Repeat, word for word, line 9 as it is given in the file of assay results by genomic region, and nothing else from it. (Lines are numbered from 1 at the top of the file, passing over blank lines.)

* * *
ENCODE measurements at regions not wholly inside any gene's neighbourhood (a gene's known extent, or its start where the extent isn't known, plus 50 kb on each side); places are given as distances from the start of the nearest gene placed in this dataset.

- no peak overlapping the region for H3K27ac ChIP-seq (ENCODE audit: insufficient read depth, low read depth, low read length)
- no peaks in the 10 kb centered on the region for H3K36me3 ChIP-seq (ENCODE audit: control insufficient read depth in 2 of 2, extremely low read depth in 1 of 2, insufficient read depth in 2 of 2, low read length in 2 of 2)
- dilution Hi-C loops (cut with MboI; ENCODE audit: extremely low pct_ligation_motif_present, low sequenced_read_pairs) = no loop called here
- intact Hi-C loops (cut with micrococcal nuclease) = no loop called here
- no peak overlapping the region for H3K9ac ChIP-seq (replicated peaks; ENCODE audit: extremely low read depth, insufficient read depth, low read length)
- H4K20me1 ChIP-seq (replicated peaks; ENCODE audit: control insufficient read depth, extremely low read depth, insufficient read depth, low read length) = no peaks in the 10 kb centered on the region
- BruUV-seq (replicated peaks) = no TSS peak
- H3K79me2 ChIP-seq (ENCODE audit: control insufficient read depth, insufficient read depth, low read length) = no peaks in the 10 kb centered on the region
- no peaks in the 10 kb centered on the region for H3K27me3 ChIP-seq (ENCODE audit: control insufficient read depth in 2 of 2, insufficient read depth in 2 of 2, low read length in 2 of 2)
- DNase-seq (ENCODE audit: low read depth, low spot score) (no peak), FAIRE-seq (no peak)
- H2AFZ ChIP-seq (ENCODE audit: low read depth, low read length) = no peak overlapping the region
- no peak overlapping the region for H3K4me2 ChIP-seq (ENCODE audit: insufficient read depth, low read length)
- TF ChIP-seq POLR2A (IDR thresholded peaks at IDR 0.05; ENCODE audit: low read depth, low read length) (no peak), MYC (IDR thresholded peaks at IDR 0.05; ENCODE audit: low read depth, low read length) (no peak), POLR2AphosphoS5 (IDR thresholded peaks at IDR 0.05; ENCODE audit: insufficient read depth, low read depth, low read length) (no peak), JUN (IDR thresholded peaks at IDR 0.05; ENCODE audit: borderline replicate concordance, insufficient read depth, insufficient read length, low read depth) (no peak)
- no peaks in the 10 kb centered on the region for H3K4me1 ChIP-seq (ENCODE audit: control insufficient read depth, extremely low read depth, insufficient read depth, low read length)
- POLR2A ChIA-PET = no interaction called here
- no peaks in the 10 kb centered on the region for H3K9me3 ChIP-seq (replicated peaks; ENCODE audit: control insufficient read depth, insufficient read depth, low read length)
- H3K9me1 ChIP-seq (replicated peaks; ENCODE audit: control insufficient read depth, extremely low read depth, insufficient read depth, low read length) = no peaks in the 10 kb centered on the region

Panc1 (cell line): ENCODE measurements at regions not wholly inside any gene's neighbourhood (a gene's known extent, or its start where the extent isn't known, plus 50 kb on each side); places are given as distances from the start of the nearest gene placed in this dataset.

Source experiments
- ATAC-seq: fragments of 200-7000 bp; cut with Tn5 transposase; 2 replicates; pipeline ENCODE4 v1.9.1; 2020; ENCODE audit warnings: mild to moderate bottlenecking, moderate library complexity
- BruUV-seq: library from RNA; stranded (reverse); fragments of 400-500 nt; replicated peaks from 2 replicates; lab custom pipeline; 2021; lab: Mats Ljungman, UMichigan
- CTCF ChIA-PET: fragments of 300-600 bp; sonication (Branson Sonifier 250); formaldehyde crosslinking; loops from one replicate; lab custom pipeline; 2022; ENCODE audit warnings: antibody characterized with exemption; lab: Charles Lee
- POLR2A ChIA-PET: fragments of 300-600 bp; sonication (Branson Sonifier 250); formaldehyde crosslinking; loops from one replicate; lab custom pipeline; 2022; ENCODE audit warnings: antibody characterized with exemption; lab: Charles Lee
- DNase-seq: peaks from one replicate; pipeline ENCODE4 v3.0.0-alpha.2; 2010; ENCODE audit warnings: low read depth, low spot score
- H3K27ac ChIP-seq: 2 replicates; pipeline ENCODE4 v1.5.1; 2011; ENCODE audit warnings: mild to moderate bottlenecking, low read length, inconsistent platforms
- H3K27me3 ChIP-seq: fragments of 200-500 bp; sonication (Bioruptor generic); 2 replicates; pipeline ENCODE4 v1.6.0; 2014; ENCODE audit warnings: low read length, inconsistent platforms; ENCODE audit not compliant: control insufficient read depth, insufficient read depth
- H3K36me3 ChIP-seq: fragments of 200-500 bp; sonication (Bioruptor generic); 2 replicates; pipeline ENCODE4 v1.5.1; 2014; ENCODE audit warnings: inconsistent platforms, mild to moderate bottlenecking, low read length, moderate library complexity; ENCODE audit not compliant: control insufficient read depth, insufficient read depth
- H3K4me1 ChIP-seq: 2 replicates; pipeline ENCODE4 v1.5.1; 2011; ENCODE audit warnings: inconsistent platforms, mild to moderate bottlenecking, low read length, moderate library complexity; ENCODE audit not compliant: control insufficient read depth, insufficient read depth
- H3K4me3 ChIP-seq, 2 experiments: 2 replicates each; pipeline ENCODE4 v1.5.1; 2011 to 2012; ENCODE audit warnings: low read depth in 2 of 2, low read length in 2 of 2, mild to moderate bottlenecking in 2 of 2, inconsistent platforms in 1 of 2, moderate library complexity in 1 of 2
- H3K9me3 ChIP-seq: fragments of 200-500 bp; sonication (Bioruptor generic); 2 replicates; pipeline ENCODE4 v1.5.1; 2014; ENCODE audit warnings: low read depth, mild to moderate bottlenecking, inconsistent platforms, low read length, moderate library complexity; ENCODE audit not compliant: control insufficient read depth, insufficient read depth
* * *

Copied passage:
- H3K79me2 ChIP-seq (ENCODE audit: control insufficient read depth, insufficient read depth, low read length) = no peaks in the 10 kb centered on the region